Blackening Stainless Steel Chain Mail--
I'm in the process of making a "Chain mail" (that's a type of medieval armor) shirt using spring tempered 302 stainless steel. What I want to do is turn the whole thing BLACK! (or as black as I possibly can...deep deep blue is acceptable).
Now here's my problem:
I don't know ANYTHING about how to do Blackening, not to mention how to do it to stainless steel without weakening the steel!
What I'm looking for a simple way of blackening it, or someone who can blacken it for me at a low cost, without degrading the steel's strength, temper, or corrosion resistance!
My thanks in advance for your assistance with my project problem,
Hi, Andrew. Your 2nd option is probably the more practical one for your circumstances. Blackening processes usually involve very hot (240° F+) caustic soda, plus nitrates, perhaps sulphides. They are not really for the person who "doesn't know anything" about metal finishing. Hopefully a supporting advertiser that does blackening of stainless will respond in private and offer to process the chain mail for you. If not, check plating shops in our Jobshops Directory.
Readers: please remember that this forum is only possible because the site's supporting advertisers pay the costs. Public responses should be limited to technical issues, not commercial issues like recommendations for particular shops.
The cost of setup would exceed the cost of commercial black. It is a significant safety concern also.
Black oxide will be the cheapest. Find a shop that does it on stainless (it is a different chemical than plain steel). Normally it is oiled. A sprayed on black wax over the black oxide will give it a very nice deep black high gloss finish.
Our company manufactures the water features and fountains that you see at places like Disneyland, Universal Studios, etc. To blacken SSTL hardware, we use a matte black patina processBill Newton
Andrew, look into gun blue (Birchwood-Casey Gun Blue). You can buy it relatively cheap and it works great. I suggest soaking the mail in the stuff for at least an hour, while stirring the mail around so that everything gets covered. You can buy the stuff in the little bottles and try it out, and if you like, then just search online and get a bigger bottle. Best of luck. HunterHunter Jones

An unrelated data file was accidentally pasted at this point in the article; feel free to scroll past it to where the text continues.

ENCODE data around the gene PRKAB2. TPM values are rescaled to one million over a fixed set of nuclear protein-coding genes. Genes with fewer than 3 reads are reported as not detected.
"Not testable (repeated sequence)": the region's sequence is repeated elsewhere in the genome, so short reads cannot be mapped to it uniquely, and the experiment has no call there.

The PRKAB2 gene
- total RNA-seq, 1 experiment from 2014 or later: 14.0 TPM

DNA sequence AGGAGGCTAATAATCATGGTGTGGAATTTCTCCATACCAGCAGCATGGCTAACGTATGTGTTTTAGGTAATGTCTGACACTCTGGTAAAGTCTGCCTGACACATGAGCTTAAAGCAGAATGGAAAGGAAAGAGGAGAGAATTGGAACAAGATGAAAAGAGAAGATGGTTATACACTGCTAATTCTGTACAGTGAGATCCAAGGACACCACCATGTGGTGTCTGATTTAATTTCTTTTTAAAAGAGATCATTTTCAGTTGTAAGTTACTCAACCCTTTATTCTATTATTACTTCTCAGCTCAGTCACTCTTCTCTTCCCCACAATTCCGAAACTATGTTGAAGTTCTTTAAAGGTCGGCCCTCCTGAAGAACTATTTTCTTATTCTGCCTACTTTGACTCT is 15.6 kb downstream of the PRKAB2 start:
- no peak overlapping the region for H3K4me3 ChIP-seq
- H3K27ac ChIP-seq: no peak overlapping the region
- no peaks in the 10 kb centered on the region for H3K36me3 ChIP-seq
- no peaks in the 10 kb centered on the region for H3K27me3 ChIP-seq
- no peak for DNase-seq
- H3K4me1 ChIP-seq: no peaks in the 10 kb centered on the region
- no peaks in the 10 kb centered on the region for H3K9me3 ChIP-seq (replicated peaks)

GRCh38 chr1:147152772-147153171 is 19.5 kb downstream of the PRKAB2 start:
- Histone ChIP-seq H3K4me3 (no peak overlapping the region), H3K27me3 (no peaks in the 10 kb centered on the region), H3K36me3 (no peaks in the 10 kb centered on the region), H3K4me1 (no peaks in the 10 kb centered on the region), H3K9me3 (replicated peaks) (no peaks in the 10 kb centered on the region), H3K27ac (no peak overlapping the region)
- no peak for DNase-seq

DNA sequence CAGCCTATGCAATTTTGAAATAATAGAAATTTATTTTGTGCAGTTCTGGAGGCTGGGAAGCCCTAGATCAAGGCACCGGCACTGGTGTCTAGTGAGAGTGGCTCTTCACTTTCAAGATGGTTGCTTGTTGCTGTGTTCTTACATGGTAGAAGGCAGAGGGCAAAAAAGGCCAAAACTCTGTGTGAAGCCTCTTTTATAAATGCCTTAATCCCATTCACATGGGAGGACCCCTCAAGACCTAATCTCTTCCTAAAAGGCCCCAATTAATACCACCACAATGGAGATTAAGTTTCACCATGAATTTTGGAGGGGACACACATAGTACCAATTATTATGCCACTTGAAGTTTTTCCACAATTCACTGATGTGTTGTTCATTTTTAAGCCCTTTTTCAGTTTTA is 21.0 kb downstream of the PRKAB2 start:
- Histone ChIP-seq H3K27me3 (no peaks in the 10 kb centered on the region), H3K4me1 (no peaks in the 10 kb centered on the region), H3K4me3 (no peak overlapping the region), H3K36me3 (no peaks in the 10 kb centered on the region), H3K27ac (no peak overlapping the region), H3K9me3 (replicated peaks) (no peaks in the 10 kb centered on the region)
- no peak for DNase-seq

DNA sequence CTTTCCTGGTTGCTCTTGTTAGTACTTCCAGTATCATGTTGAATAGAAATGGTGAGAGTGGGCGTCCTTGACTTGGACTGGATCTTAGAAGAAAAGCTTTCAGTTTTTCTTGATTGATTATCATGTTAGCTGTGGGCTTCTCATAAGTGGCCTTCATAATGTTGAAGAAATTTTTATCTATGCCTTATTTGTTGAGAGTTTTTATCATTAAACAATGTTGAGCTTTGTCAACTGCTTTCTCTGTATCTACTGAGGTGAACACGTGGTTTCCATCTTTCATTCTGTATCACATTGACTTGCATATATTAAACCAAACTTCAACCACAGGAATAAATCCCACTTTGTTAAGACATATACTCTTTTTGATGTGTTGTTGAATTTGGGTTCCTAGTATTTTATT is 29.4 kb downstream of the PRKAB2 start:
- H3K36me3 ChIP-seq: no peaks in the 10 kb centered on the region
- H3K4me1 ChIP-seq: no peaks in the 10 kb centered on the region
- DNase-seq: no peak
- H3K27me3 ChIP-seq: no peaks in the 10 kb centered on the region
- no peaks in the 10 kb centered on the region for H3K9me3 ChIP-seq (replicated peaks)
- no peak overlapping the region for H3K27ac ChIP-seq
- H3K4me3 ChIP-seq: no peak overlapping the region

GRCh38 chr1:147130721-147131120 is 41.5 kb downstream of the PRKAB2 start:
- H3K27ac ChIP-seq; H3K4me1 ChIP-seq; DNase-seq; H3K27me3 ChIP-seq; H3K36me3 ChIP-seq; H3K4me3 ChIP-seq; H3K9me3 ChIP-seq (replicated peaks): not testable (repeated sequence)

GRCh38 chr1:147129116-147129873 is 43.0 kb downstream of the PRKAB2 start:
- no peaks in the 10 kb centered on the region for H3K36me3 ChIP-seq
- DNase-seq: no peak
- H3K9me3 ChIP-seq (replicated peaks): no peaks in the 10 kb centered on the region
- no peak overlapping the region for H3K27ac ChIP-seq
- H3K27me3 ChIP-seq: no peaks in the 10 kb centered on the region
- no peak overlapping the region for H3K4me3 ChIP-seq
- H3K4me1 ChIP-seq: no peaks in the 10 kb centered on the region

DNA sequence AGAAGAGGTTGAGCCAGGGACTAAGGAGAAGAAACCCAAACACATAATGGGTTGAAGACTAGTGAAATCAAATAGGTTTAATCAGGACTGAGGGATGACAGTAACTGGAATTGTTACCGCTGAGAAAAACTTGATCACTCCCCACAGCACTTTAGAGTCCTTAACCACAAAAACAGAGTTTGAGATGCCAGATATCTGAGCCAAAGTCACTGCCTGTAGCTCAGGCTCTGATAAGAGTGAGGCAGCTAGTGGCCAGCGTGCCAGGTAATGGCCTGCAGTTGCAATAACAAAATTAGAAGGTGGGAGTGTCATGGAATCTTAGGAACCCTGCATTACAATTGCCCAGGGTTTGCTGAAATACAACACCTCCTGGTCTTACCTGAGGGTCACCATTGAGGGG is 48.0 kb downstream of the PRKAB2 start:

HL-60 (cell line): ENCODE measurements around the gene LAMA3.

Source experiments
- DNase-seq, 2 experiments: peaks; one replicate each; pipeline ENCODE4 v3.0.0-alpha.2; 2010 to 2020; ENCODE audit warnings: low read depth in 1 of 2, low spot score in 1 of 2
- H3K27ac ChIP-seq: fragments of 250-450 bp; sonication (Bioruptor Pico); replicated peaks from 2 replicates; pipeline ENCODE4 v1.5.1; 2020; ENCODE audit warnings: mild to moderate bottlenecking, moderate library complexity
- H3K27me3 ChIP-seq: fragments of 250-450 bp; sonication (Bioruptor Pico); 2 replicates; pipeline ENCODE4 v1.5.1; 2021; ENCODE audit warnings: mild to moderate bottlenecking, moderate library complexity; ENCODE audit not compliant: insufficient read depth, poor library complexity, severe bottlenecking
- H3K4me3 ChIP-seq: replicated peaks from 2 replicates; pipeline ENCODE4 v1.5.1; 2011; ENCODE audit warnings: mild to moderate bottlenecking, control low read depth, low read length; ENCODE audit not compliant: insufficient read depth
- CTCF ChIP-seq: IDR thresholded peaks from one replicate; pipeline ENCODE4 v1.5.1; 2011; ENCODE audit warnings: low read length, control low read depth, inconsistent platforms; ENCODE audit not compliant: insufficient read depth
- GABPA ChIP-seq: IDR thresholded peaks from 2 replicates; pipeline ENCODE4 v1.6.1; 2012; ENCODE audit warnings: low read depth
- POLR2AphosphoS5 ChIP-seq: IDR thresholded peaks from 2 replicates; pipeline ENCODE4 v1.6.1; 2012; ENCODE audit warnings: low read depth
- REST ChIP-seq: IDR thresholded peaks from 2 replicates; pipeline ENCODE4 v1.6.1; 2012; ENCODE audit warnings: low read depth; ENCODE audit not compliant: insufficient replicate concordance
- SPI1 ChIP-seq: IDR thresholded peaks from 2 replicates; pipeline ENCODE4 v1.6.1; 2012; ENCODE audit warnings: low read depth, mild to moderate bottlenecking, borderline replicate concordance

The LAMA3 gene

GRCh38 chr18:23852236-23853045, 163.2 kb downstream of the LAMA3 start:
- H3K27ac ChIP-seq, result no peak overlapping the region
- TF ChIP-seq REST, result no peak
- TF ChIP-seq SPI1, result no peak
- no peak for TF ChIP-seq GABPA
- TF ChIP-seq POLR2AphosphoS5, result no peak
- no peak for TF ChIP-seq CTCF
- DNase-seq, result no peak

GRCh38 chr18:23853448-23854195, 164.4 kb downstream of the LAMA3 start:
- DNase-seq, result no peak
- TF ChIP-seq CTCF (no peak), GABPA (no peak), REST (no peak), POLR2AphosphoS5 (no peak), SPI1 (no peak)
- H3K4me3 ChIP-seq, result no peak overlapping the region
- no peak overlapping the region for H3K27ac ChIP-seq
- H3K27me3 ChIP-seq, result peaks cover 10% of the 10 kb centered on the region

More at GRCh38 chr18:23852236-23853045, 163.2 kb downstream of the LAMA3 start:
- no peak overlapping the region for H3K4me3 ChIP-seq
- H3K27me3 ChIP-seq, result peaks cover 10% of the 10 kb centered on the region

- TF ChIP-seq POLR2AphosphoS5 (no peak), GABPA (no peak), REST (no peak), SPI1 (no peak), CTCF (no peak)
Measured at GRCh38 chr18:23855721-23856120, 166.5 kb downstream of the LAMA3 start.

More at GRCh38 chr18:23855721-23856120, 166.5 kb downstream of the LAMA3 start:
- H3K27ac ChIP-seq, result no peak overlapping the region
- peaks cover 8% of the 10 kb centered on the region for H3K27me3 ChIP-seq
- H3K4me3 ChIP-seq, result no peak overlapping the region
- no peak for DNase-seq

- Nashville, Tennessee
You will find that gun bluing does not work on stainless steel although gun smithing suppliers offer some options. Personally I would suggest unless you have experience with these coatings that you have it professionally done or do lots of practice on scraps.Sean Duval
- Yuma, Arizona
Yes, I would like to make my shiny stainless black. Why would I want to do that you may ask? Well, I'm an amateur chainmailer, yes like medieval chainmail. I'm going to be making a bracelet and I want shiny and blackened rings, because it looks better. I've found 2 different ways to do this, heat the stainless to 1200 Fahrenheit or use a bluing agent, something like they use to color gun barrels. The heating up part I can probably do, if a propane torch can reach that high. the bluing agent, well, I wouldn't need that much, or I think I wouldn't. any help would be appreciated.Nicholas Fuller
Student - Bullhead City, Arizona
I am a medieval reinactor. I recently removed the galvanization from my chainmail, leaving mild steel. I am currently researching the best way to blacken it to prevent rusting. I have heard that broiling it with Pam olive oil spray can work, but seems time (and oven) intensive. The other method I have heard of is tannic acid, which from what I have heard, leaves a very dark grey rather than black coat, which is fine by me. How would I go about this? Boil my chainmail with acorns or teabags for a few hours? Any ideas or suggestions would be appreciated.
Washington University Student - Saint Louis, Missouri
March 27, 2008
I was informed of my information being falsely used.
- Masury Ohio
March 2, 2009
50 gm sulfuric acid, 200 gm sodium thiosulfate, 1 liter water, 30 deg C this should workRon Sandusky
- St Charles Iowa
October 16, 2011
I have found that Jax black for steel works great. I'm currently hunting a solution for sealing the patina however. Microcrystalline wax seems to work but I'm trying to find out the curing time. Lacquers and other waxes - floor and car are supposed to work as well. I would love to hear what solution you find for sealing the patina - if you go that route.
- Vancouver, BC, Canada
Jax Pewter Darkener